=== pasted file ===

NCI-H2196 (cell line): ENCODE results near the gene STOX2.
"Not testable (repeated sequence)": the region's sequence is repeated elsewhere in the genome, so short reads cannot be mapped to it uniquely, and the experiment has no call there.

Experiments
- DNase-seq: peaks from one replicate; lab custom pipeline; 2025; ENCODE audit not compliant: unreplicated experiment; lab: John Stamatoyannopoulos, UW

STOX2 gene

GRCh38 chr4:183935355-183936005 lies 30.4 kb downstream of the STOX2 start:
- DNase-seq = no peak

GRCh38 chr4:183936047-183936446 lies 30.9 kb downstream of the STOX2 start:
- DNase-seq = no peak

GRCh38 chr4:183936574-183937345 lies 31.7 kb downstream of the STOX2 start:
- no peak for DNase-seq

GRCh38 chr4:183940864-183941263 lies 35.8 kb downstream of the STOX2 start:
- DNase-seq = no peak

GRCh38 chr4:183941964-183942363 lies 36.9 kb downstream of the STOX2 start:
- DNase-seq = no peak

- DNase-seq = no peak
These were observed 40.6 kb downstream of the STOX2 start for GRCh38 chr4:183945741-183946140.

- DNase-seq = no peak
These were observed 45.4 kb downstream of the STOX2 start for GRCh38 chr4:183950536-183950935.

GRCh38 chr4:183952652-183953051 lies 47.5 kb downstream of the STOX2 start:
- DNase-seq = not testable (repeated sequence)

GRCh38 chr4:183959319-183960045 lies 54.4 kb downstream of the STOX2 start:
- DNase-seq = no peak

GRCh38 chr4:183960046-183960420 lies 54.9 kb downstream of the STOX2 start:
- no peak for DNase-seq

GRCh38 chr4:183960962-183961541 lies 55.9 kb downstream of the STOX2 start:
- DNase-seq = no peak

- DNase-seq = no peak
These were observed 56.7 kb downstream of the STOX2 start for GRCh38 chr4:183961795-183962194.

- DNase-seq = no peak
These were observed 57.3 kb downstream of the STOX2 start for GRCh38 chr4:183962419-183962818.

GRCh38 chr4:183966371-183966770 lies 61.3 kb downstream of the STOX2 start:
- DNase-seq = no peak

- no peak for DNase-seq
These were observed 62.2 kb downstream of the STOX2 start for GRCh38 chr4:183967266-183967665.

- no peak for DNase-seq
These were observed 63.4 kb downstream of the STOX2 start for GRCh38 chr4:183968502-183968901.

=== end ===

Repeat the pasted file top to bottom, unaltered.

NCI-H2196 (cell line): ENCODE results near the gene STOX2.
"Not testable (repeated sequence)": the region's sequence is repeated elsewhere in the genome, so short reads cannot be mapped to it uniquely, and the experiment has no call there.

Experiments
- DNase-seq: peaks from one replicate; lab custom pipeline; 2025; ENCODE audit not compliant: unreplicated experiment; lab: John Stamatoyannopoulos, UW

STOX2 gene

GRCh38 chr4:183935355-183936005 lies 30.4 kb downstream of the STOX2 start:
- DNase-seq = no peak

GRCh38 chr4:183936047-183936446 lies 30.9 kb downstream of the STOX2 start:
- DNase-seq = no peak

GRCh38 chr4:183936574-183937345 lies 31.7 kb downstream of the STOX2 start:
- no peak for DNase-seq

GRCh38 chr4:183940864-183941263 lies 35.8 kb downstream of the STOX2 start:
- DNase-seq = no peak

GRCh38 chr4:183941964-183942363 lies 36.9 kb downstream of the STOX2 start:
- DNase-seq = no peak

- DNase-seq = no peak
These were observed 40.6 kb downstream of the STOX2 start for GRCh38 chr4:183945741-183946140.

- DNase-seq = no peak
These were observed 45.4 kb downstream of the STOX2 start for GRCh38 chr4:183950536-183950935.

GRCh38 chr4:183952652-183953051 lies 47.5 kb downstream of the STOX2 start:
- DNase-seq = not testable (repeated sequence)

GRCh38 chr4:183959319-183960045 lies 54.4 kb downstream of the STOX2 start:
- DNase-seq = no peak

GRCh38 chr4:183960046-183960420 lies 54.9 kb downstream of the STOX2 start:
- no peak for DNase-seq

GRCh38 chr4:183960962-183961541 lies 55.9 kb downstream of the STOX2 start:
- DNase-seq = no peak

- DNase-seq = no peak
These were observed 56.7 kb downstream of the STOX2 start for GRCh38 chr4:183961795-183962194.

- DNase-seq = no peak
These were observed 57.3 kb downstream of the STOX2 start for GRCh38 chr4:183962419-183962818.

GRCh38 chr4:183966371-183966770 lies 61.3 kb downstream of the STOX2 start:
- DNase-seq = no peak

- no peak for DNase-seq
These were observed 62.2 kb downstream of the STOX2 start for GRCh38 chr4:183967266-183967665.

- no peak for DNase-seq
These were observed 63.4 kb downstream of the STOX2 start for GRCh38 chr4:183968502-183968901.